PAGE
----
• Question: do you present your work/findings to other people?

    Asked by anon-201743 to Sophia, Meirin, George, Emily, Andy on 13 Mar 2019.
    • Photo: Sophia Pells

      Sophia Pells answered on 13 Mar 2019:

      So far I’ve only presented to other people at the same university. I’ve just applied to talk at two conferences (one in Glasgow and one in Italy) so if they accept me I will be able to present my work to a larger scientific community. I find the thought of that really scary but also exciting!

    • Photo: George Fulton

      George Fulton answered on 13 Mar 2019:

      I have to present to my supervisors and other members of my group. I always enjoy this, not because I can show off my cool work (not always cool!) but because they are all more knowledgeable than me and this is great 🙂 I learn a lot from these meetings.

      I have two papers in the pipeline at the moment and I will be submitting this papers to conferences in the next few months.

    • Photo: Andy Buckley

      Andy Buckley answered on 13 Mar 2019:

      All the time. And sometimes presenting other people’s work, too (actually, in writing this I am procrastinating from writing such a talk). I think people generally don’t realise how much of good science is about communication… and it gets more important as you get more senior and start to manage other people’s research, too.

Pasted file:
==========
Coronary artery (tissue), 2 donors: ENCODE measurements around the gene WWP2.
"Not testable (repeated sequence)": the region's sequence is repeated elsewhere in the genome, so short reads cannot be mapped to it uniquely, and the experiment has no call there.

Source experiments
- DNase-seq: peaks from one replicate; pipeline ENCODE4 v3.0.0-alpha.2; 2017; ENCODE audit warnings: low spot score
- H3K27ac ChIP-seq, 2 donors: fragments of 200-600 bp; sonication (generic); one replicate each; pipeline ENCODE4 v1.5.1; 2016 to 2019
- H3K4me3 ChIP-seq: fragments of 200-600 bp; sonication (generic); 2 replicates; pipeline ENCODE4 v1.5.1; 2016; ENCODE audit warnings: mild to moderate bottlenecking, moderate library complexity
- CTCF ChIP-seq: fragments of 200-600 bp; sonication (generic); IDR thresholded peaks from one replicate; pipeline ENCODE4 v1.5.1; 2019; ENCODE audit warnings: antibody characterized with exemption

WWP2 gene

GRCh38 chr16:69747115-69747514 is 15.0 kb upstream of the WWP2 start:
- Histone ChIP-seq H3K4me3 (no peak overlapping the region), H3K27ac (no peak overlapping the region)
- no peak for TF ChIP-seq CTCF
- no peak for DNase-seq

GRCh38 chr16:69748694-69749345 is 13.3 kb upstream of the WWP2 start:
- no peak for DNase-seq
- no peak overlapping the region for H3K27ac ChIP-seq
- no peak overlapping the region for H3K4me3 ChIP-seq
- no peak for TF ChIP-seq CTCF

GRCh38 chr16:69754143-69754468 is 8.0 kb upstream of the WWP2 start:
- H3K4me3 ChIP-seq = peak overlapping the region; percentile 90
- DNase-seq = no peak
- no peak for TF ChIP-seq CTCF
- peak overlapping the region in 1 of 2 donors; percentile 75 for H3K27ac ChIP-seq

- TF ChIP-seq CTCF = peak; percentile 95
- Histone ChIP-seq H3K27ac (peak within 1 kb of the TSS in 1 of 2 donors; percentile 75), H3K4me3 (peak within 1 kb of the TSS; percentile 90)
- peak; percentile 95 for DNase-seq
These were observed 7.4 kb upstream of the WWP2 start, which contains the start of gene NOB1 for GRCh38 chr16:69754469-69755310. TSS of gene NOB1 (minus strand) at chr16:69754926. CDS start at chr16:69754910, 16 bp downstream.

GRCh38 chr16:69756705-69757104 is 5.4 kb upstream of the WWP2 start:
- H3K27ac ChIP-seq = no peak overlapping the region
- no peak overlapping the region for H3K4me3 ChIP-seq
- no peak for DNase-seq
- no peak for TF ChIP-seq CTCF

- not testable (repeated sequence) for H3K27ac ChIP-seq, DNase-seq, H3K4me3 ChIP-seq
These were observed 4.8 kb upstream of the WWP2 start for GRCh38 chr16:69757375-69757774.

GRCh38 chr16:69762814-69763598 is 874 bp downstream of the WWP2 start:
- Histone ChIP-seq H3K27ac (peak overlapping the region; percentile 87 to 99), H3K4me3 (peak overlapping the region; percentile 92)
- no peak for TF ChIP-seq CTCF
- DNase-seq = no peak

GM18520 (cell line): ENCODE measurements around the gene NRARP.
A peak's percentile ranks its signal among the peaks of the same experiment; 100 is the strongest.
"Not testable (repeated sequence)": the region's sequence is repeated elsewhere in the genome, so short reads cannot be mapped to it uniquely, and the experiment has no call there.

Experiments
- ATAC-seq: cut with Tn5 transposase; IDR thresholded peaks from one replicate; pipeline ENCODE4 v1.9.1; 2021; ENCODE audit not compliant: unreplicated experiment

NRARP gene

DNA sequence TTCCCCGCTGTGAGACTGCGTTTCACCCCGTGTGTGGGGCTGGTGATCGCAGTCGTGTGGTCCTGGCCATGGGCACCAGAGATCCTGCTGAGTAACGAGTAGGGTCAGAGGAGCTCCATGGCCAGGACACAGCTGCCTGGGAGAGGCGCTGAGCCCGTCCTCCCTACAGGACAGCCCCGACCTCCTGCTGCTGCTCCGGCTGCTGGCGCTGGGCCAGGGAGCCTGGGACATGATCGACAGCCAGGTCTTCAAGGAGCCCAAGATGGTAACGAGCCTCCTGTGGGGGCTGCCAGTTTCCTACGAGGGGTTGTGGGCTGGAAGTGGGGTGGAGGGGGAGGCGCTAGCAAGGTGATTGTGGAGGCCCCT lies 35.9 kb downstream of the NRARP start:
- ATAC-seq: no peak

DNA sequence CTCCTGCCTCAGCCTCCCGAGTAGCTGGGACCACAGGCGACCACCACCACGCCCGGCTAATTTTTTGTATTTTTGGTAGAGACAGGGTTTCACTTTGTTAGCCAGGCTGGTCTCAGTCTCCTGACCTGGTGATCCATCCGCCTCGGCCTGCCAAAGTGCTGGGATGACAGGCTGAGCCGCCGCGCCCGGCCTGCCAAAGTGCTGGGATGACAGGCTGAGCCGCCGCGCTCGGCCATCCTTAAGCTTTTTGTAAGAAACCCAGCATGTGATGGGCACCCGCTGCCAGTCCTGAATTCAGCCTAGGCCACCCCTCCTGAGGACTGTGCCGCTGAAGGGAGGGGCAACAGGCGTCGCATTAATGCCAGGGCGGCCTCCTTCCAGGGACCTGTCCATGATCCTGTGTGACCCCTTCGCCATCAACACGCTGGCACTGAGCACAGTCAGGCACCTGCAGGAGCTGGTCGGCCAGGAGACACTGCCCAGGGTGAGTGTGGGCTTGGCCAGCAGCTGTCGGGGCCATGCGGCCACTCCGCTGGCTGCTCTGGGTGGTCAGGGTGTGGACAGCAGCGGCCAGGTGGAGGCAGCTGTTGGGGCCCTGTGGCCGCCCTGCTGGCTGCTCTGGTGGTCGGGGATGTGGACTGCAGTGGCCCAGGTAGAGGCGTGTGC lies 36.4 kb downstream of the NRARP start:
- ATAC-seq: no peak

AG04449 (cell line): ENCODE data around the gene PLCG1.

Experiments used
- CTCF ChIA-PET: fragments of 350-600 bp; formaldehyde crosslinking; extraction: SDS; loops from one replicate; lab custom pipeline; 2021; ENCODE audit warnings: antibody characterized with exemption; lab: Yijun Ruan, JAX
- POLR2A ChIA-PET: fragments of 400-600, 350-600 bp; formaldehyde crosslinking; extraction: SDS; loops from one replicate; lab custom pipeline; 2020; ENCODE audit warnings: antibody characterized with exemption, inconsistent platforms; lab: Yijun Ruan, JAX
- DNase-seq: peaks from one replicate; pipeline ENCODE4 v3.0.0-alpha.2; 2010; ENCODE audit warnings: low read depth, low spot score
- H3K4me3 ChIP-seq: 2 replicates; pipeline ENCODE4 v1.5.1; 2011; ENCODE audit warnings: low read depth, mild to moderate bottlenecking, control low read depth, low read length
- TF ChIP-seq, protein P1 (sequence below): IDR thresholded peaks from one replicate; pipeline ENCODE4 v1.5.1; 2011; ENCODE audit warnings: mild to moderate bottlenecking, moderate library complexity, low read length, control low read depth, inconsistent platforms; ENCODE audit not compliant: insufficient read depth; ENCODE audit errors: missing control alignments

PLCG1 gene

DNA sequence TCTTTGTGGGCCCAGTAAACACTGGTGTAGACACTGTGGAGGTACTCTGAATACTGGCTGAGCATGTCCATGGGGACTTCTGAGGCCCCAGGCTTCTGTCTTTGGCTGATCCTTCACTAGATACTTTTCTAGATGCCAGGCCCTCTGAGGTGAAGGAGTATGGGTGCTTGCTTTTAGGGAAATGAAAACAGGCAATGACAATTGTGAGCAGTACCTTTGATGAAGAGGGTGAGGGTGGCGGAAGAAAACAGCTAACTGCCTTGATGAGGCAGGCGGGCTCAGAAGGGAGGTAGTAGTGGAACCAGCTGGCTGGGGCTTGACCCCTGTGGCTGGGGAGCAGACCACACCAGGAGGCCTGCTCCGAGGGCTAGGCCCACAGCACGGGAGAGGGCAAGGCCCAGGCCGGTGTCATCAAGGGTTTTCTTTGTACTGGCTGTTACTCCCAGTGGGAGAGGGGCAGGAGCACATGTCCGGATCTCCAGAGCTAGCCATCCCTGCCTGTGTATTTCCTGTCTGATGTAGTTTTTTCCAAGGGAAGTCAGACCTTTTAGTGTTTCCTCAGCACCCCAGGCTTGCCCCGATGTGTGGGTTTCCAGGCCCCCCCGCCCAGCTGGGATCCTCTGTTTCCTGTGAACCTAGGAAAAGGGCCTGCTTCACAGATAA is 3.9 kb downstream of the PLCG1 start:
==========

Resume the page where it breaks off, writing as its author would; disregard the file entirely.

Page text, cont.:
• Photo: Meirin Oan Evans

      Meirin Oan Evans answered on 14 Mar 2019:

      Presenting your work to other people is a crucial part of the scientific process. So much of science is done collaboratively, that you really need to present your work to others. When you’re getting started, lots of more senior scientists are ready and waiting to give you help and advice, so you present your work to them so they can give you tips on how to go forward. Then as you progress, presenting to your colleagues means they can help you with problems, because chances are they’ve come across similar problems in their work! Once you have a complete piece of work without problems, you have to share your work with the rest of the scientific community!
      This summer just gone I presented my work to an international audience in South Korea. I absolutely loved it (plus, it meant I got to travel to South Korea). I can’t wait to give more presentations about my work.